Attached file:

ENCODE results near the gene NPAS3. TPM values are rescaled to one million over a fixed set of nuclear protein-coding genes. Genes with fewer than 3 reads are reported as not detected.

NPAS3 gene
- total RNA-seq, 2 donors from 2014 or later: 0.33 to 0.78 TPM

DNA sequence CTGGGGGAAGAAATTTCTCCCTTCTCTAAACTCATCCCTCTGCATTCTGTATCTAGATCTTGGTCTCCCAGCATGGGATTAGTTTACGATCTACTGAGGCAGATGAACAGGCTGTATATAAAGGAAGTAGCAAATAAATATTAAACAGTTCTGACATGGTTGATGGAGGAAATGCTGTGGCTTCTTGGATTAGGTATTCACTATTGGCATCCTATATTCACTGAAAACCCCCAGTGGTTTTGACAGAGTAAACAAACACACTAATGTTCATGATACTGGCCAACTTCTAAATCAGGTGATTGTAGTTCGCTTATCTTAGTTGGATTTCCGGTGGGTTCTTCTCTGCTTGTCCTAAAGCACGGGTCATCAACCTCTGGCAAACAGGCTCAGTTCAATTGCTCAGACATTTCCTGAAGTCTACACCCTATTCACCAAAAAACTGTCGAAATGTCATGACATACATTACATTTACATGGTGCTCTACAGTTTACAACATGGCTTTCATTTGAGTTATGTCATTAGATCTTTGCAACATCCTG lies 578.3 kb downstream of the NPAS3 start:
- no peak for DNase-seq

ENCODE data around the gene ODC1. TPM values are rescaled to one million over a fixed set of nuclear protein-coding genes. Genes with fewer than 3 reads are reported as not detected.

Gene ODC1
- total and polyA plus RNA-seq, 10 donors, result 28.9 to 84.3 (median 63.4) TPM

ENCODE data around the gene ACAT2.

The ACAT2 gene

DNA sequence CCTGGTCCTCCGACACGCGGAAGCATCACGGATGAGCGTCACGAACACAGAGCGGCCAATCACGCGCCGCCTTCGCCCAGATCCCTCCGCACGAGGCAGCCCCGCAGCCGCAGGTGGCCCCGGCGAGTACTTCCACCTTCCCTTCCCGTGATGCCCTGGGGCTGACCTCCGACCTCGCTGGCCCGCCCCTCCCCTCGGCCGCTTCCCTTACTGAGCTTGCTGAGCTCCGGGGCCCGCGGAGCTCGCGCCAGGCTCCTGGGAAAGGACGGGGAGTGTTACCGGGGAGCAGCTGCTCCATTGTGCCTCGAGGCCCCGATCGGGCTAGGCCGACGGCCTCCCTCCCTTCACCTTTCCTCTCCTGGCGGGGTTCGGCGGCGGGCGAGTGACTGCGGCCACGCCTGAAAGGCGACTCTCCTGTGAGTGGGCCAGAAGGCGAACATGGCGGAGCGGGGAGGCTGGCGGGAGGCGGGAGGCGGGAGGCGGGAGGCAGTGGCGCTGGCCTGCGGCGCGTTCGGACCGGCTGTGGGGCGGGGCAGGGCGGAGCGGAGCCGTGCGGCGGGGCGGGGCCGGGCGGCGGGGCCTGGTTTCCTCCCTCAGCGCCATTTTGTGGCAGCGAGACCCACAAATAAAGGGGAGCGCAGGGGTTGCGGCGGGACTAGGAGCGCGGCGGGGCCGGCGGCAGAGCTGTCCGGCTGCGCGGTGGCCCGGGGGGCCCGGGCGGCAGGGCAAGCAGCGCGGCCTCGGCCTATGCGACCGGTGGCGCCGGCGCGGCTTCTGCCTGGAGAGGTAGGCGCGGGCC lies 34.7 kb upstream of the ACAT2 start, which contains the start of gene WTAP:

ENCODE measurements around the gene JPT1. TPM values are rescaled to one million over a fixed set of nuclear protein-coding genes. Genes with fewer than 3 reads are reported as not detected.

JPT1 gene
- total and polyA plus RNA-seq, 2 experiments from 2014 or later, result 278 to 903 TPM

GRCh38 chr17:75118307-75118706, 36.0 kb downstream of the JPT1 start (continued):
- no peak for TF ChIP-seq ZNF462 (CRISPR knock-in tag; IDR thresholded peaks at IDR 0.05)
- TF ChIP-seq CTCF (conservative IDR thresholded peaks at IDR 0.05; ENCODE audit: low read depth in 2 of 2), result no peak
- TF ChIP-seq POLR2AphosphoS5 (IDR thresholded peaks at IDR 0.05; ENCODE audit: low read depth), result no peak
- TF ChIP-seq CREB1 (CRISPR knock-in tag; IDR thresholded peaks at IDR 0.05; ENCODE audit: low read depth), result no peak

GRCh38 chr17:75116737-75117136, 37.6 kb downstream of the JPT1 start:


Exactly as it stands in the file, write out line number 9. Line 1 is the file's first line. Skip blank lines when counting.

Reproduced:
ENCODE data around the gene ACAT2.